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By Erik Kobayashi-Solomon | 02-24-2010 02:07 PM

A Rider on Economic Recovery

Despite some legislative setbacks, this utility is still well positioned to benefit from the recovering economy says Morningstar senior utility analyst Travis Miller.

Erik Kobayashi-Solomon: Hi, I'm Erik Kobayashi-Solomon, one of the co-editors of Morningstar's OptionInvestor. And today it's my great pleasure to welcome Travis Miller, senior equity analyst in charge of utilities. Travis, thanks for coming.

Travis Miller: Thank you, Erik.

Kobayashi-Solomon: And thanks for coming back, after we did a Westar video as well.

Miller: Absolutely, yes. We still like Westar, and now we're going to talk about Exelon.

Kobayashi-Solomon: Great.

Miller: We think that's another good name in the utilities space.

Kobayashi-Solomon: Got a lot of interest in this Exelon investment. And just recently, I know there's been a lot of political developments that have kind of changed the landscape for Exelon. Can you talk a little bit about those, and where you see Exelon's fair value?

Miller: Sure. Everybody knows about what happened in Massachusetts in January. The Republican victory there with the Senate seat took away the Democrats' super-majority in the Senate. And that's a big blow to President Obama's energy legislation package, which included carbon caps. That was one of his key themes.

Kobayashi-Solomon: And carbon caps are, basically, increasing the price of inputs for energy, coal, or, let's say, natural gas, right?

Miller: Yeah, absolutely. They would increase the cost of generation for about 70% of the nation's power.

Kobayashi-Solomon: How does this affect our bullish position in Exelon?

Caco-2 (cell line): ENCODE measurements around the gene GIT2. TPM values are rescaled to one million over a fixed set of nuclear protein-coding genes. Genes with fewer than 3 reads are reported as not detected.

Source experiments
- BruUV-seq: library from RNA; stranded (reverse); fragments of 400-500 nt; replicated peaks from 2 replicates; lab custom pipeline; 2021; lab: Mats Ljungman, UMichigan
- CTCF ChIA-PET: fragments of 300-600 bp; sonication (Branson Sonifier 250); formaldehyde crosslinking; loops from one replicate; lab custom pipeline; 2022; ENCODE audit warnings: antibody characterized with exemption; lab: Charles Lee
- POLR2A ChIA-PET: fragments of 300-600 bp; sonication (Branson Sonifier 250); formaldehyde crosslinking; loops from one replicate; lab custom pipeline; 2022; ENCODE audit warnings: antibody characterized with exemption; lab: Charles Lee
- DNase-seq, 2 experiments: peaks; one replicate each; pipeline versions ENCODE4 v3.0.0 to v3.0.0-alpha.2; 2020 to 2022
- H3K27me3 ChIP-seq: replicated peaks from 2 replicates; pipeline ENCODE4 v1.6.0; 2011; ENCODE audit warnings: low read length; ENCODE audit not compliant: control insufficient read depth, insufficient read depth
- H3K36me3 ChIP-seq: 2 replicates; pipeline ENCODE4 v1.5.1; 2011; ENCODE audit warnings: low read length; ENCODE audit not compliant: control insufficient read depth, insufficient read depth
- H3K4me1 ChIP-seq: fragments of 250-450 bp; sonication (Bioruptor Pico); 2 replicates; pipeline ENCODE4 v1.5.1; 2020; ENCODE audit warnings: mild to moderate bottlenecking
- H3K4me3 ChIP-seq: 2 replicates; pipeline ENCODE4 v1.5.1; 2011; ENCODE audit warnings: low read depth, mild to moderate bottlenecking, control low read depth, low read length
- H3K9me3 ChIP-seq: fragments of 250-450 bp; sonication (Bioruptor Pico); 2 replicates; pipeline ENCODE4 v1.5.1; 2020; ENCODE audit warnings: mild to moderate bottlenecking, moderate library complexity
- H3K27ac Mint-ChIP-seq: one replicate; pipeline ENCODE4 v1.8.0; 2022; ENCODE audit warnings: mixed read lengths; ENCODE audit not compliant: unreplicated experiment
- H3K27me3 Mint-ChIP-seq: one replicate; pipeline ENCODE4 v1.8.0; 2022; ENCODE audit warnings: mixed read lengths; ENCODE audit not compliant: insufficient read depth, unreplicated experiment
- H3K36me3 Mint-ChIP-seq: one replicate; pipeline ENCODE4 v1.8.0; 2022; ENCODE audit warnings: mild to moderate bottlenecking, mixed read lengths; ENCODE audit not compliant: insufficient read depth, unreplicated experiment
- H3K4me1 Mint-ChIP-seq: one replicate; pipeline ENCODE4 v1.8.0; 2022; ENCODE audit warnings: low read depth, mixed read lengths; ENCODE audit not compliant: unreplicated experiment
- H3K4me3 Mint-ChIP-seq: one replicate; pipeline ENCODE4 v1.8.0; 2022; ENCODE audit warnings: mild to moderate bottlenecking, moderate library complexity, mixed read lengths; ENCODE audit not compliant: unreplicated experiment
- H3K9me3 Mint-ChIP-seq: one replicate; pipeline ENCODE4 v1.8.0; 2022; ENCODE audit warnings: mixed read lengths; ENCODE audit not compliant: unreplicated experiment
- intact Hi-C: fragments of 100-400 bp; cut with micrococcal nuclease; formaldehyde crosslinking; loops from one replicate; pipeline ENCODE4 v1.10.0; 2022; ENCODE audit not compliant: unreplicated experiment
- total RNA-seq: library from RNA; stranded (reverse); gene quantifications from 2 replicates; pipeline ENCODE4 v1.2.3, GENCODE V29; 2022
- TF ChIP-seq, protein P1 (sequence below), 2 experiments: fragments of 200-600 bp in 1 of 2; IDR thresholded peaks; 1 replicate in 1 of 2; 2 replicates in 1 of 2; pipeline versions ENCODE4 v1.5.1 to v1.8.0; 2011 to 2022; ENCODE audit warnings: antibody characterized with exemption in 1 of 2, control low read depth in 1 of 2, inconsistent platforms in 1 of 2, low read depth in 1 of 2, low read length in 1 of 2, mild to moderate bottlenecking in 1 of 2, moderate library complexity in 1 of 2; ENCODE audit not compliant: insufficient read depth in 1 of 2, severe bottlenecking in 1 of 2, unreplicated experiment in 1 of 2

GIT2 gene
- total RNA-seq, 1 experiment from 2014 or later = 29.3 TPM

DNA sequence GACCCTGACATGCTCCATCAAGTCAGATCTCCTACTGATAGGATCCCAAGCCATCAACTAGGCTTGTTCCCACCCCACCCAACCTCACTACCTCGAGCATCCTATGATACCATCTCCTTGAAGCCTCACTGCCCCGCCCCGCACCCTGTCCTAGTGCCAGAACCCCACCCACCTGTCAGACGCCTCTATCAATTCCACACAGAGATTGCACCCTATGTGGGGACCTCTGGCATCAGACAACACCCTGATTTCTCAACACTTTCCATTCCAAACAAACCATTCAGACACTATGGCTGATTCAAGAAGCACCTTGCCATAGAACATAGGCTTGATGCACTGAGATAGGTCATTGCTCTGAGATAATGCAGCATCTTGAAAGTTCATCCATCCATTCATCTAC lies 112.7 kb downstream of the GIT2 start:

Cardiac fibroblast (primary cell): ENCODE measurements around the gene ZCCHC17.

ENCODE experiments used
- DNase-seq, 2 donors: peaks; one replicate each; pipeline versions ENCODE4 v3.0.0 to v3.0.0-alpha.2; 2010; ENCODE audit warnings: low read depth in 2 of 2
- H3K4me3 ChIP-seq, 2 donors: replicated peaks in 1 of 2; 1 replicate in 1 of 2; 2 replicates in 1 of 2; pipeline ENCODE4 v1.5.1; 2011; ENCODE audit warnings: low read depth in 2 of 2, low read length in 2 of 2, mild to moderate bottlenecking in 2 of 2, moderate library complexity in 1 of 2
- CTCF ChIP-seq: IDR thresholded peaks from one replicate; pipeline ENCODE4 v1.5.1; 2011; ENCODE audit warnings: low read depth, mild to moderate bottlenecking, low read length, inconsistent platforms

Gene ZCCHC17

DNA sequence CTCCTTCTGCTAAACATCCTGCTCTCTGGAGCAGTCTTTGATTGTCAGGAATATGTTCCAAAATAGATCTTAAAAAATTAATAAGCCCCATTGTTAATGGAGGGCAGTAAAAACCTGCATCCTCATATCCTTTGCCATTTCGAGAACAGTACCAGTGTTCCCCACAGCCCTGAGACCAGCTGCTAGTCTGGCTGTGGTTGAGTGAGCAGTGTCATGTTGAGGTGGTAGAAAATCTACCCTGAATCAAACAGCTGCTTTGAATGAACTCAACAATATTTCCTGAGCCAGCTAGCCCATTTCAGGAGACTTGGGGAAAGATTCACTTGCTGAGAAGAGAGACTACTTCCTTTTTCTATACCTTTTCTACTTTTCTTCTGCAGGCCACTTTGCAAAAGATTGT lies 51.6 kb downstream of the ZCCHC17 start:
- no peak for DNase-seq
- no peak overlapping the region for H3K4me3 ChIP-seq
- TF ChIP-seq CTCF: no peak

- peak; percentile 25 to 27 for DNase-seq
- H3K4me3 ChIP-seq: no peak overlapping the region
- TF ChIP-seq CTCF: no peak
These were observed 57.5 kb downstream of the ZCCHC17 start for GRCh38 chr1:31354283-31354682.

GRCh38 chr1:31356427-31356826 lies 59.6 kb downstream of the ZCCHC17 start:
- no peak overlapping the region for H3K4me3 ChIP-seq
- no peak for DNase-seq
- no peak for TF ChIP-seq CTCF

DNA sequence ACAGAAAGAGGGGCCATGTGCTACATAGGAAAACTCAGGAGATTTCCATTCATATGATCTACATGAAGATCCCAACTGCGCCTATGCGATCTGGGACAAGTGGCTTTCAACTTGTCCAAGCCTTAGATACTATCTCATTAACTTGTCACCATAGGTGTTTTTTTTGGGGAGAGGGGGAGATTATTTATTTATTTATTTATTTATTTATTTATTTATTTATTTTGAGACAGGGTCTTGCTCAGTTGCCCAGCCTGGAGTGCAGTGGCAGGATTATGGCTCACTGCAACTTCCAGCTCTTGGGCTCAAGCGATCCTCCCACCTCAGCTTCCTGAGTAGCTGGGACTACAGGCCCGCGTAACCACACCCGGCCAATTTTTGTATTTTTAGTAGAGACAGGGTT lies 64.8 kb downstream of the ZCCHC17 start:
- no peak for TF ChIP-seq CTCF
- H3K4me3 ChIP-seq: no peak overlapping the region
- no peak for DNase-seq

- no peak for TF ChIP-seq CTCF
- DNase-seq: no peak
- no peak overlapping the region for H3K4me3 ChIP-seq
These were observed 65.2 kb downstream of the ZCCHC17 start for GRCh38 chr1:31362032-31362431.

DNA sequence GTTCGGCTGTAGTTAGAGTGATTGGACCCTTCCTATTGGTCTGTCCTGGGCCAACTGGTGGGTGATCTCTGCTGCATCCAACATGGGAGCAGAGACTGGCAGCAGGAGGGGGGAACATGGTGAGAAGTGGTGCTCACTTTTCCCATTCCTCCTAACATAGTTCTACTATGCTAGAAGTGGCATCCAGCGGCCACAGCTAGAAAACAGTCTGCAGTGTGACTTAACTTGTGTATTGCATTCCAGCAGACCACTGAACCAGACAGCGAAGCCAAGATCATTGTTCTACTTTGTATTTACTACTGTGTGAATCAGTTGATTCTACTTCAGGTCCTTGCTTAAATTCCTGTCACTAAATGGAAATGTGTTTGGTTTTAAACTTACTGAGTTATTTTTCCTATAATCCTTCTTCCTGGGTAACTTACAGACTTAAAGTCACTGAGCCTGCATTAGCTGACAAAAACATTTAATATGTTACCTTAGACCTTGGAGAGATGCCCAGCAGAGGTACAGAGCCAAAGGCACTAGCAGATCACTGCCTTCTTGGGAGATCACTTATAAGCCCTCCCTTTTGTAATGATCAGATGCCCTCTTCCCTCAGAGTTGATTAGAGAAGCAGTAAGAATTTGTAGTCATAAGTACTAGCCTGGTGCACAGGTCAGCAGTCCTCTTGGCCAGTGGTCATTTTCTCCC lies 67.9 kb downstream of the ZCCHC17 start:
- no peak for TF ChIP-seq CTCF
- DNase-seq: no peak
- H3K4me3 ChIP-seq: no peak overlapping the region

Miller: Sure. Well, I think there's about $6 of value from carbon caps being instituted. So, if you think about that $6 coming off of our $73 fair value, it's a slight hit, but we still think there's a lot of value in the generation unit, even if you don't believe in carbon caps coming on in the 2013-2014 time period. We also see a little bit of incremental value at the regulated units.

Kobayashi-Solomon: Are carbon caps dead? I mean, do you think that this is really a done deal at this point?

Miller: Sure, it's a good question. It's one that everybody's asking. They're probably done for the near term in the Senate and the Congress and the House. They're probably not done in the near term at the EPA level. So there could be further regulation, around either emissions or other coal plant operations, that could force utilities to either shut down, retire, or just reduce production from the cheap coal plants that now exist.

Kobayashi-Solomon: I heard in the news the other day that the Obama administration have given some loan guarantees to a big Southeastern energy producer, Southern. And I wonder, first of all, how does this affect the political landscape? And also, is this something to worry about from Exelon's perspective? Can Southern start competing with Exelon, for instance?

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